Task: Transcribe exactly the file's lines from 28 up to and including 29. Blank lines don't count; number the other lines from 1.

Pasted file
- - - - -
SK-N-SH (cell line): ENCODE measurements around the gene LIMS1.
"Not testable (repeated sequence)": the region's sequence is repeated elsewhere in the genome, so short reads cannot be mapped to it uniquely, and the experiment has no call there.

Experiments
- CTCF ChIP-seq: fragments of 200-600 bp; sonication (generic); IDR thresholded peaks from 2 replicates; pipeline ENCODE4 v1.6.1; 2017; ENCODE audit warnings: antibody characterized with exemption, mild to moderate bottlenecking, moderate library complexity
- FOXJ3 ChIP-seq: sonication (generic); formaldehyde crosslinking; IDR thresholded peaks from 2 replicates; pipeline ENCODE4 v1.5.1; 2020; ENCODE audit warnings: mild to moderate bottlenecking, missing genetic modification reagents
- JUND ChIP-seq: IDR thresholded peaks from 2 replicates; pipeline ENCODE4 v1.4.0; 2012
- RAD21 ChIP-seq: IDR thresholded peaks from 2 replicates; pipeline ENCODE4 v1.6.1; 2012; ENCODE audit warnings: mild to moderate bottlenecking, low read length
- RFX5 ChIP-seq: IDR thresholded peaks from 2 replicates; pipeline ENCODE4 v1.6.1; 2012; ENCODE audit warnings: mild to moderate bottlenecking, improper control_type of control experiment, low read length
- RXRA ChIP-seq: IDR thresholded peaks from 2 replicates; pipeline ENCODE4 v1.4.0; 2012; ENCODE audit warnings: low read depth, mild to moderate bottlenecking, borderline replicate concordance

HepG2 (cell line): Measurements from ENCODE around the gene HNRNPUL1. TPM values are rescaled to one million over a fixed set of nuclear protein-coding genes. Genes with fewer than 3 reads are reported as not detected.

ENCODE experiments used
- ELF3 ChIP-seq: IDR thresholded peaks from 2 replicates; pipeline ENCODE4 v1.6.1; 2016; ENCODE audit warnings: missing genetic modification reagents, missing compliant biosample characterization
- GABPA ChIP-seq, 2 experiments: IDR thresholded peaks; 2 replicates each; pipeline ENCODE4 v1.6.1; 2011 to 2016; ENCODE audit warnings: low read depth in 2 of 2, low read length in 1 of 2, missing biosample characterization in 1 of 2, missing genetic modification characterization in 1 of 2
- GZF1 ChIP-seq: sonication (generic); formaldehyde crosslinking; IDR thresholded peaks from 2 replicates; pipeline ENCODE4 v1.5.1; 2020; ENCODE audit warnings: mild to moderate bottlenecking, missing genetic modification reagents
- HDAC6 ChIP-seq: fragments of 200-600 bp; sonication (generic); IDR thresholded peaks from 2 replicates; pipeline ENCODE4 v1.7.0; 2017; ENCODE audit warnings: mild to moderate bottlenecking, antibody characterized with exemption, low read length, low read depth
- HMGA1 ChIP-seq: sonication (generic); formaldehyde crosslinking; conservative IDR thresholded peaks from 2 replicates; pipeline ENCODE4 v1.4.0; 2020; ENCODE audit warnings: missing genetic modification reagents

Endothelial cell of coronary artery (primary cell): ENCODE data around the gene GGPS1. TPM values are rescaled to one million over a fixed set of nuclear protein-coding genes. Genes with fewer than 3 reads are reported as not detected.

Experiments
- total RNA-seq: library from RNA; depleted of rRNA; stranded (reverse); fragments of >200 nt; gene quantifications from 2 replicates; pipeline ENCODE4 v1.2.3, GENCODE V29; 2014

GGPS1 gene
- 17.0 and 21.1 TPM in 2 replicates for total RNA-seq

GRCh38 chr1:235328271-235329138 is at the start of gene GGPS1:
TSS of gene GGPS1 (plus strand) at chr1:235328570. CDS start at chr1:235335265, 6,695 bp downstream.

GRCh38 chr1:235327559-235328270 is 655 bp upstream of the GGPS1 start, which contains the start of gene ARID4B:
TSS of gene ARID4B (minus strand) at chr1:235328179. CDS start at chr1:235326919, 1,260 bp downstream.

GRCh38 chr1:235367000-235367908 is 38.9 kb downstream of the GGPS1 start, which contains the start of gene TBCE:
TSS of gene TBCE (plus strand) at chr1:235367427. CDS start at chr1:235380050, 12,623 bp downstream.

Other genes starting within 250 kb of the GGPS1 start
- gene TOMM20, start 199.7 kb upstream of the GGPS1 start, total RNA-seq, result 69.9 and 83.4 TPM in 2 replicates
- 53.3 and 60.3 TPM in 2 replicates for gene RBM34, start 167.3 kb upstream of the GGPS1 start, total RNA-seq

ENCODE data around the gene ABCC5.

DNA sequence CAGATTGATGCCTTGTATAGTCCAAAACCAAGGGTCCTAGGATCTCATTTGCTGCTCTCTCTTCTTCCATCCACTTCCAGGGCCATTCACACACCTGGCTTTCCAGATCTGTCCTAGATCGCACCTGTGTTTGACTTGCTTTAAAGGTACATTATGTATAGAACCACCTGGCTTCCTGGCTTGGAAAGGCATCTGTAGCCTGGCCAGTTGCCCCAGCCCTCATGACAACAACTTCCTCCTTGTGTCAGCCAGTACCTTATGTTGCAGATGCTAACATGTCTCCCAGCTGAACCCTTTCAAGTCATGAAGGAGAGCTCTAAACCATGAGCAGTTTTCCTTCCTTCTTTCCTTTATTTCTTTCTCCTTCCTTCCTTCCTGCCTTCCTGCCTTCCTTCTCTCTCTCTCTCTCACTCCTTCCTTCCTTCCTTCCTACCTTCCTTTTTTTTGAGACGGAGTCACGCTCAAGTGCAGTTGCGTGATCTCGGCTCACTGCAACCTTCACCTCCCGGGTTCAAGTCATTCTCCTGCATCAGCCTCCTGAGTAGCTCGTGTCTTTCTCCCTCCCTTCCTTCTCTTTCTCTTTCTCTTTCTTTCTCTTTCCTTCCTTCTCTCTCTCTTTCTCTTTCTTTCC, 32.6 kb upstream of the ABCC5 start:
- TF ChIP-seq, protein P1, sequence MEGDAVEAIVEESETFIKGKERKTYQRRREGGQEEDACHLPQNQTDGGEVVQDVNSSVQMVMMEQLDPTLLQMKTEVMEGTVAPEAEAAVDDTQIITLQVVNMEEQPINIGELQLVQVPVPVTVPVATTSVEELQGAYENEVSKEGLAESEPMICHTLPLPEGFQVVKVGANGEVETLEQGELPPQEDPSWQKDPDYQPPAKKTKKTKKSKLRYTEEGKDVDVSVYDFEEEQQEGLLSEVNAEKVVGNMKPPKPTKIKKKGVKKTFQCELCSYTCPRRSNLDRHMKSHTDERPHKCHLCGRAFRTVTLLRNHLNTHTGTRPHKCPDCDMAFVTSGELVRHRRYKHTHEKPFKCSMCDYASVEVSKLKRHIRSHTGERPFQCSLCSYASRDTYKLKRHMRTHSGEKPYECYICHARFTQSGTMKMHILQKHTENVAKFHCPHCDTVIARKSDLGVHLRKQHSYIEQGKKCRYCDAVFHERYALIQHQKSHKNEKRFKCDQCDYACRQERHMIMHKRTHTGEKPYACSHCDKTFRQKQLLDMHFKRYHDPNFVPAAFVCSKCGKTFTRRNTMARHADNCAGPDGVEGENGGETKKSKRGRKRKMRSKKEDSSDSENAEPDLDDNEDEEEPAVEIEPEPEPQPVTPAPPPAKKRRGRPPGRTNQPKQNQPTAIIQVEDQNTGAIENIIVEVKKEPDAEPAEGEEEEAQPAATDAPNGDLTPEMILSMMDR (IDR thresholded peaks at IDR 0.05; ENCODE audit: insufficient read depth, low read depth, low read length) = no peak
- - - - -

Other genes starting within 250 kb of the GGPS1 start
- gene TOMM20, start 199.7 kb upstream of the GGPS1 start, total RNA-seq, result 69.9 and 83.4 TPM in 2 replicates